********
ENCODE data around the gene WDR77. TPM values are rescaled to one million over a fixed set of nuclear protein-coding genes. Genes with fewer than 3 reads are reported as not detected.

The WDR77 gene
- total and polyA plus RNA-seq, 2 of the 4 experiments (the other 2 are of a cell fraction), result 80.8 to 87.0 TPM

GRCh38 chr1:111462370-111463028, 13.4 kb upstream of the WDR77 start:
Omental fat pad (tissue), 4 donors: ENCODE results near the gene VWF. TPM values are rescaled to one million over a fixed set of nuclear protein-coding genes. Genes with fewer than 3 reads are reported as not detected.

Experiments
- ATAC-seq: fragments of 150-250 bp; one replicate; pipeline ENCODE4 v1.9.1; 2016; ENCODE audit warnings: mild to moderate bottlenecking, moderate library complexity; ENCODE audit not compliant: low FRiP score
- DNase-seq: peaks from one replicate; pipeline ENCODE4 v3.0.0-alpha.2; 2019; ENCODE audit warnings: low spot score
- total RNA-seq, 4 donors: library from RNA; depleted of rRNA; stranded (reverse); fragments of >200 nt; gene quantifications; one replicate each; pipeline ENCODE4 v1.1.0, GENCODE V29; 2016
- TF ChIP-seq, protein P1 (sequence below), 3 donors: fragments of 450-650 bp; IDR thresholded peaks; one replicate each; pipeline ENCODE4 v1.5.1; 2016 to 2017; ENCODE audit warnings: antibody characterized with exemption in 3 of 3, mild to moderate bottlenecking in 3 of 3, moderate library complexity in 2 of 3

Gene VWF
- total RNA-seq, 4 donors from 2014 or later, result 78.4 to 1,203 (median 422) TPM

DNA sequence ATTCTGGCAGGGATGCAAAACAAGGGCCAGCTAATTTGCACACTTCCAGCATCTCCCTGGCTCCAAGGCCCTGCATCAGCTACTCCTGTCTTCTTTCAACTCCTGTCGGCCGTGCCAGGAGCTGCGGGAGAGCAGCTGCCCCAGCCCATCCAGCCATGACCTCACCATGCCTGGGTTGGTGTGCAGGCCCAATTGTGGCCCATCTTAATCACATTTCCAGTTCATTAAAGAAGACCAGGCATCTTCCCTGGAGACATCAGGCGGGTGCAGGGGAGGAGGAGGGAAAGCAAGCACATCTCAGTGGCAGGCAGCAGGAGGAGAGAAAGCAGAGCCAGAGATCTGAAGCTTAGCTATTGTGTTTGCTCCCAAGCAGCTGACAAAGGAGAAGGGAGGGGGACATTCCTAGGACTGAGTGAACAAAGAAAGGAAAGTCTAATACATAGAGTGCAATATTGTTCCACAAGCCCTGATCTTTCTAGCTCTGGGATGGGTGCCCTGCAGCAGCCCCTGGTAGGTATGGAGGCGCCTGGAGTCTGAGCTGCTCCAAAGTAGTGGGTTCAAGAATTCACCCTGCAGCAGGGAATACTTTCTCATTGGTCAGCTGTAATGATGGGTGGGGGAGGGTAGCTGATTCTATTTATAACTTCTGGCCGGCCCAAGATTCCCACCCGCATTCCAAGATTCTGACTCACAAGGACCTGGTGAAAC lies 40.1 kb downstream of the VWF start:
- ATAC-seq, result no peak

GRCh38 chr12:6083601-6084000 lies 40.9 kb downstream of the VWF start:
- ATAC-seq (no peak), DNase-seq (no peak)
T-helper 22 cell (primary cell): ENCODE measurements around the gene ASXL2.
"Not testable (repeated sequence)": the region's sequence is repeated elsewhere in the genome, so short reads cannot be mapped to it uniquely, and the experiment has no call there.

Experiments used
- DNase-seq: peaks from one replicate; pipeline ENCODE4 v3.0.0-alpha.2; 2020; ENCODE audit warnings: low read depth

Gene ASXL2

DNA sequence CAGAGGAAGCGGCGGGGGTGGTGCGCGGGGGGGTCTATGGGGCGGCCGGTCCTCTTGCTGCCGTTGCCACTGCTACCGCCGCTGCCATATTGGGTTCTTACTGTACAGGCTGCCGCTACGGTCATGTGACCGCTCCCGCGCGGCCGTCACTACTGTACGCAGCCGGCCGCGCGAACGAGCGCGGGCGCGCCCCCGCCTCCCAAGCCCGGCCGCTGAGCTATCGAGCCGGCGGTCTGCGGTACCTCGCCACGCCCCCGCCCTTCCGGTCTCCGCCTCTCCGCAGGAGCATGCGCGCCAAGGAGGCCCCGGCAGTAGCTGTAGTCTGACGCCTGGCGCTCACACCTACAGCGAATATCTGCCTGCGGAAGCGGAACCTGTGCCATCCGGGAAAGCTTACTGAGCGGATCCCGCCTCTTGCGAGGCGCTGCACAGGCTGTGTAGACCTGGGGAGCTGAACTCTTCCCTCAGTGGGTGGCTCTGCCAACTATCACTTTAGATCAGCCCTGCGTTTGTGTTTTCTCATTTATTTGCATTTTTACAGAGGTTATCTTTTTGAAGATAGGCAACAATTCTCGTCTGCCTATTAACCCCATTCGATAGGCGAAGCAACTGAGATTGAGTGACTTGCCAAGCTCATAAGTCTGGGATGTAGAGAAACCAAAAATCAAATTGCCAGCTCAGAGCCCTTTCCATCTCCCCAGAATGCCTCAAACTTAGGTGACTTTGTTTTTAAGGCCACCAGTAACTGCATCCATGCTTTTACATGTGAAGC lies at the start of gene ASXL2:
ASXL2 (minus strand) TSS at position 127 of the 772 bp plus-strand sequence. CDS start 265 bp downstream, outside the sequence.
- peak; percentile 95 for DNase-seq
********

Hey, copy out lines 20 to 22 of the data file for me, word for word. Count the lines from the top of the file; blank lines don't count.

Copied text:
- DNase-seq: peaks from one replicate; pipeline ENCODE4 v3.0.0-alpha.2; 2020; ENCODE audit warnings: low read depth

Gene ASXL2

DNA sequence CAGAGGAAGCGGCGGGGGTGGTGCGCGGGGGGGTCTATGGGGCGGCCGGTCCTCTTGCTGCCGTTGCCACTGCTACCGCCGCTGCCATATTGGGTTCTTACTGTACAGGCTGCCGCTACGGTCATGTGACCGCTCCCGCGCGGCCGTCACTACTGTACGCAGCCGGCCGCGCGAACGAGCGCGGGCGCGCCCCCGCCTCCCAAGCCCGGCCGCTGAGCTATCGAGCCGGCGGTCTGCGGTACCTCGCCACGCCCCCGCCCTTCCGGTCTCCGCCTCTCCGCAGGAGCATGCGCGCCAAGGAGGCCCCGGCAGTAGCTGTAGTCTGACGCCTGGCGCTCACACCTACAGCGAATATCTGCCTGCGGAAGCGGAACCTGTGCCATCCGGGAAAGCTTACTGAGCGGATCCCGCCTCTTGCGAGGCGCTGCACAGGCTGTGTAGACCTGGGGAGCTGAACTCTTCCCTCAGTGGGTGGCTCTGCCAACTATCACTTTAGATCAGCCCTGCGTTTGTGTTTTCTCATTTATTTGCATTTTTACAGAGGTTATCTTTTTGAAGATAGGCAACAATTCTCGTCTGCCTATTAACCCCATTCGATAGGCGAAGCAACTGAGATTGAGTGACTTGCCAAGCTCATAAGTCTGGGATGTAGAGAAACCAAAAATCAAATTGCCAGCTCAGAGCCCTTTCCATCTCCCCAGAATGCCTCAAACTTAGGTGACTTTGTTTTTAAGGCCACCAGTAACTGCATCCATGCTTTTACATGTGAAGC lies at the start of gene ASXL2: